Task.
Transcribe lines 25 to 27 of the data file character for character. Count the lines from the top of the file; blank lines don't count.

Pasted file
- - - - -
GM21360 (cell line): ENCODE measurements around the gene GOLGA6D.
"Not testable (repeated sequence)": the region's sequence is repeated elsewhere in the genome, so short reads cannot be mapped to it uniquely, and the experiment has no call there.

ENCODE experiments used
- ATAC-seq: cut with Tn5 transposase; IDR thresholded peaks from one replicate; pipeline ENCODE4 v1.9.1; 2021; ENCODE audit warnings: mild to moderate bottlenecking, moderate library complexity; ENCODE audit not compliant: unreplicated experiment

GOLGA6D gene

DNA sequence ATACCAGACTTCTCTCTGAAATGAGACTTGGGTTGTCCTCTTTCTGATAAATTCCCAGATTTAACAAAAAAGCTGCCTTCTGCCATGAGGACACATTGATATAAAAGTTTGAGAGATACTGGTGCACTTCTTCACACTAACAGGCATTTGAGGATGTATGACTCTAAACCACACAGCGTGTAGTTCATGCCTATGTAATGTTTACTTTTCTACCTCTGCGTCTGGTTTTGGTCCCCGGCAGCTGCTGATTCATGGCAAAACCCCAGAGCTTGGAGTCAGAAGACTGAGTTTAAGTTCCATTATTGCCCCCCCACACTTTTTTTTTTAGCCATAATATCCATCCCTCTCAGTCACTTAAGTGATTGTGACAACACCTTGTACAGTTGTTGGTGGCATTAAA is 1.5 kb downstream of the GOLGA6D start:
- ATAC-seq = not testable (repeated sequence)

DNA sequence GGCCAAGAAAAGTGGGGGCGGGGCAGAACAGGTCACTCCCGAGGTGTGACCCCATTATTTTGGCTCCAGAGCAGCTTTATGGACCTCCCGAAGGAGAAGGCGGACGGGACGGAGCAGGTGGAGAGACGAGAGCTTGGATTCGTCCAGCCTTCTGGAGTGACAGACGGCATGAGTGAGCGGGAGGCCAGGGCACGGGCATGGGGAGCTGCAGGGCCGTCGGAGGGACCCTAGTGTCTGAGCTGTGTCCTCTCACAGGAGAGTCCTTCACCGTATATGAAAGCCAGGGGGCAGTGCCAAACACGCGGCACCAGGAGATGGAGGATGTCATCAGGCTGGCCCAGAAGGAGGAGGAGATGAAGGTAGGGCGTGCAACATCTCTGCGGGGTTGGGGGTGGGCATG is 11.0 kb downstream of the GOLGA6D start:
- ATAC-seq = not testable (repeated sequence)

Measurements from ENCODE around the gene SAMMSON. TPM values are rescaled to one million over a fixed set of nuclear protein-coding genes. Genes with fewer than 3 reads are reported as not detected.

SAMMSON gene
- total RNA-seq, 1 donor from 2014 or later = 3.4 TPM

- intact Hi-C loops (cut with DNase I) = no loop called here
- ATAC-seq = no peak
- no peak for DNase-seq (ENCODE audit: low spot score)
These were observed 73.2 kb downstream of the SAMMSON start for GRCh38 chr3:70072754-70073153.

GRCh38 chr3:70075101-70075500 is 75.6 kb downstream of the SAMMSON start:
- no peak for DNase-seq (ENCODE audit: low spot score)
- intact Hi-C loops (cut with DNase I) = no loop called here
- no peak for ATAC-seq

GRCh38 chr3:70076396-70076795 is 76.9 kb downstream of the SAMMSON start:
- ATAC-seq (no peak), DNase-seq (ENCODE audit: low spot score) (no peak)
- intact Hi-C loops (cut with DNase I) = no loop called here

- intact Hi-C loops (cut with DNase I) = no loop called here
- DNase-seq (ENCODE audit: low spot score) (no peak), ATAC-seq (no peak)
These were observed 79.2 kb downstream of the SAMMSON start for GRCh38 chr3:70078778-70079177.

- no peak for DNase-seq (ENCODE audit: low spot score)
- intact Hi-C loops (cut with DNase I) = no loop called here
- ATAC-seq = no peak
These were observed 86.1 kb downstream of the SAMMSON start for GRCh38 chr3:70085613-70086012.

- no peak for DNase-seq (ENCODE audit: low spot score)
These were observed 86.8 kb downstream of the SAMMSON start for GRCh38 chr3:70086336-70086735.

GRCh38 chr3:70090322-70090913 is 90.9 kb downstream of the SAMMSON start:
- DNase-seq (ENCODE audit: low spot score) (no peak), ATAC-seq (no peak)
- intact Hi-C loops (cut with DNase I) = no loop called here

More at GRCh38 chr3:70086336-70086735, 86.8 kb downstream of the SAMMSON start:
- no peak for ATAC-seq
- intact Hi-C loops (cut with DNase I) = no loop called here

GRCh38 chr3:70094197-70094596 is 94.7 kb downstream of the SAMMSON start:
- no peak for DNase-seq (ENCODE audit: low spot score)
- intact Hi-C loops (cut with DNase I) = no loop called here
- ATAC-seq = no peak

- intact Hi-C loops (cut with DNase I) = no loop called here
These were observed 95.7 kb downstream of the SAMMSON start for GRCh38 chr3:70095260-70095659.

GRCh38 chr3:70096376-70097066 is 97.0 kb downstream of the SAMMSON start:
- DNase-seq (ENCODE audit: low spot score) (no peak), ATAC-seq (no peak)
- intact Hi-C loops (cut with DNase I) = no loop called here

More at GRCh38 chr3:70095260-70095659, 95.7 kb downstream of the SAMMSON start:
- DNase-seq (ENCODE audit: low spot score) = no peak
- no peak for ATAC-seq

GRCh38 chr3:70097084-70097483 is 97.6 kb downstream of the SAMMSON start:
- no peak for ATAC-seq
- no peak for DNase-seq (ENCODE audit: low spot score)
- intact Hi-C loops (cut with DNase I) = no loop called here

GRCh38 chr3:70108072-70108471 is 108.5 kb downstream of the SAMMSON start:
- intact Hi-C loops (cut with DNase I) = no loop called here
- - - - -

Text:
- DNase-seq (ENCODE audit: low spot score) (no peak), ATAC-seq (no peak)
These were observed 79.2 kb downstream of the SAMMSON start for GRCh38 chr3:70078778-70079177.

- no peak for DNase-seq (ENCODE audit: low spot score)